Aules Persius Flaccus was one of four major Roman verse satirists, the others being Gaius Lucilius (168-101 (?) BCE), Quintus Horatius Flaccus (or Horace, 65-8 BCE), and Decius Iunius Iuvenalis (or Juvenal, 67-130s (?) CE). Persius, like his predecessors, and like Juvenal who followed him, wrote predominantly in the dactylic hexameters that came to identify the genre of Roman verse satire. In adopting this mainstream verse form, Persius distinguished his work from the mixed verse and prose “satires” of his near contemporaries Seneca and Petronius. But Persius' poetry is anything but conventional in its character, tone, and composition. It is, in fact, the most eccentric, dense, complex, and difficult of all extant Roman satire.

Please log in to consult the article in its entirety. If you are a member (student of staff) of a subscribing institution (see List), you should be able to access the LE on campus directly (without the need to log in), and off-campus either via the institutional log in we offer, or via your institution's remote access facilities, or by creating a personal user account with your institutional email address. If you are not a member of a subscribing institution, you will need to purchase a personal subscription. For more information on how to subscribe as an individual user, please see under Individual Subcriptions.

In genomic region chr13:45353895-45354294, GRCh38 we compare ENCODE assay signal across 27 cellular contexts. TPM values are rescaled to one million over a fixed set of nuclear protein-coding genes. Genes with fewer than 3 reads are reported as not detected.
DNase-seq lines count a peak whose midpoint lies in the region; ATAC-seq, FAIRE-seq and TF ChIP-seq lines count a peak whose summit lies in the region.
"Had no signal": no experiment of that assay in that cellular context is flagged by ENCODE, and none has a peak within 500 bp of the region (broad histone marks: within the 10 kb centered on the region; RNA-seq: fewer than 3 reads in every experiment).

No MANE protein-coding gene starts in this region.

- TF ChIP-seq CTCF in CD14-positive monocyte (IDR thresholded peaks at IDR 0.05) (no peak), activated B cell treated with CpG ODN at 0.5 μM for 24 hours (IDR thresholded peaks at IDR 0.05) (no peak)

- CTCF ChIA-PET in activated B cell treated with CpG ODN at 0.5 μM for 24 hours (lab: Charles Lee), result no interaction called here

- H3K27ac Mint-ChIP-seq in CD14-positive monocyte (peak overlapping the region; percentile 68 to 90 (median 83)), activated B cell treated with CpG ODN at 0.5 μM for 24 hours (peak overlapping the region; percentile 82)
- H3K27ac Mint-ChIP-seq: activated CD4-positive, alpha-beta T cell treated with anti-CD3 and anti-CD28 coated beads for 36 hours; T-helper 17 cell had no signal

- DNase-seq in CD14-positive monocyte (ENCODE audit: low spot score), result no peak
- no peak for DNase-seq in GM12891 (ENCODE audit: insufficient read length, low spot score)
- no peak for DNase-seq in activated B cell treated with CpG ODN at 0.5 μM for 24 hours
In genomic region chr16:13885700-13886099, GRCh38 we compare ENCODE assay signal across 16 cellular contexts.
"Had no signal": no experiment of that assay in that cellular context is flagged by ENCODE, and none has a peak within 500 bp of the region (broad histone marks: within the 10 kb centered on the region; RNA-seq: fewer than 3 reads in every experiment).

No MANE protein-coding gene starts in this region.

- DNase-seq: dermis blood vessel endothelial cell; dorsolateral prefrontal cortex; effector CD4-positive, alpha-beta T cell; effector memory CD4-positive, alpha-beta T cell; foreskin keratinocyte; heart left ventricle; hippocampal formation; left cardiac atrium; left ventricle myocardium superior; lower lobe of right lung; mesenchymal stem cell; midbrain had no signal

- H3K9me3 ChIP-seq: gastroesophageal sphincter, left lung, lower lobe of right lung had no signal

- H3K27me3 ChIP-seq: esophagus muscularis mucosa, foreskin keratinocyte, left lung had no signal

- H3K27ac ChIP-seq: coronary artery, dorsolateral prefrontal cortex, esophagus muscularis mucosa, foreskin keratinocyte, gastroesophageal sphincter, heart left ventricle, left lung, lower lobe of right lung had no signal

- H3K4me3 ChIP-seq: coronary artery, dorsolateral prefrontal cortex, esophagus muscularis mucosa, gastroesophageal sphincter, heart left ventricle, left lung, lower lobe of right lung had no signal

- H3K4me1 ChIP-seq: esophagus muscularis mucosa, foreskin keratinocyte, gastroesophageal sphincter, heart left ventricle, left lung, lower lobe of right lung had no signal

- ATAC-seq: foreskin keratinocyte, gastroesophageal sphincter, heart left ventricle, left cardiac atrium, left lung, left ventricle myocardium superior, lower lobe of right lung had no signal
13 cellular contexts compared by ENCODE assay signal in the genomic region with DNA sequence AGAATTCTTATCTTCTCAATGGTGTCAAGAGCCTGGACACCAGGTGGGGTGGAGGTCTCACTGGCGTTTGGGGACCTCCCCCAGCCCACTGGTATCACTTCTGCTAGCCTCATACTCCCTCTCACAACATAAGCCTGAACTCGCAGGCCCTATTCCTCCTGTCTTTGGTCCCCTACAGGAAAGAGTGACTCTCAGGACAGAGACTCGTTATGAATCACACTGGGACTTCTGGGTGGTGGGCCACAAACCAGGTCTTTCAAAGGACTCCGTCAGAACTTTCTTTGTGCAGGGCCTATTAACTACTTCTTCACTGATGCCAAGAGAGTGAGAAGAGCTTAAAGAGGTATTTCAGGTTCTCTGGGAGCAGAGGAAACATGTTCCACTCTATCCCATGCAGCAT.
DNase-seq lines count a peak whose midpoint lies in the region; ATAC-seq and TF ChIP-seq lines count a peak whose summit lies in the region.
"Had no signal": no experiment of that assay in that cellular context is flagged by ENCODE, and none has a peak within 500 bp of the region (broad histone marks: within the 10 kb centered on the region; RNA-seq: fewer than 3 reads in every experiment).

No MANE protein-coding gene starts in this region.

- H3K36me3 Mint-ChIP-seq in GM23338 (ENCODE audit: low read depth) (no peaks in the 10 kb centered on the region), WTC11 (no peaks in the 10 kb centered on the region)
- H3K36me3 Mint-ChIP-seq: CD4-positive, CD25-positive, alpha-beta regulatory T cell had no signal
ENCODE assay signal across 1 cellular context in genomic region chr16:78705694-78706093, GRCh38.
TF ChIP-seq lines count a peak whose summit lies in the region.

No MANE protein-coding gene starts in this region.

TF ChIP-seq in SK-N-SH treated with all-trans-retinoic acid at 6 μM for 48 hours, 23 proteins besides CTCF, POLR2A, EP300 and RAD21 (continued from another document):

Citation:
Hooley, Daniel. "Persius". The Literary Encyclopedia. First published 31 January 2007
[http://www.litencyc.com/php/speople.php?rec=true&UID=11766, accessed 03 September 2015.]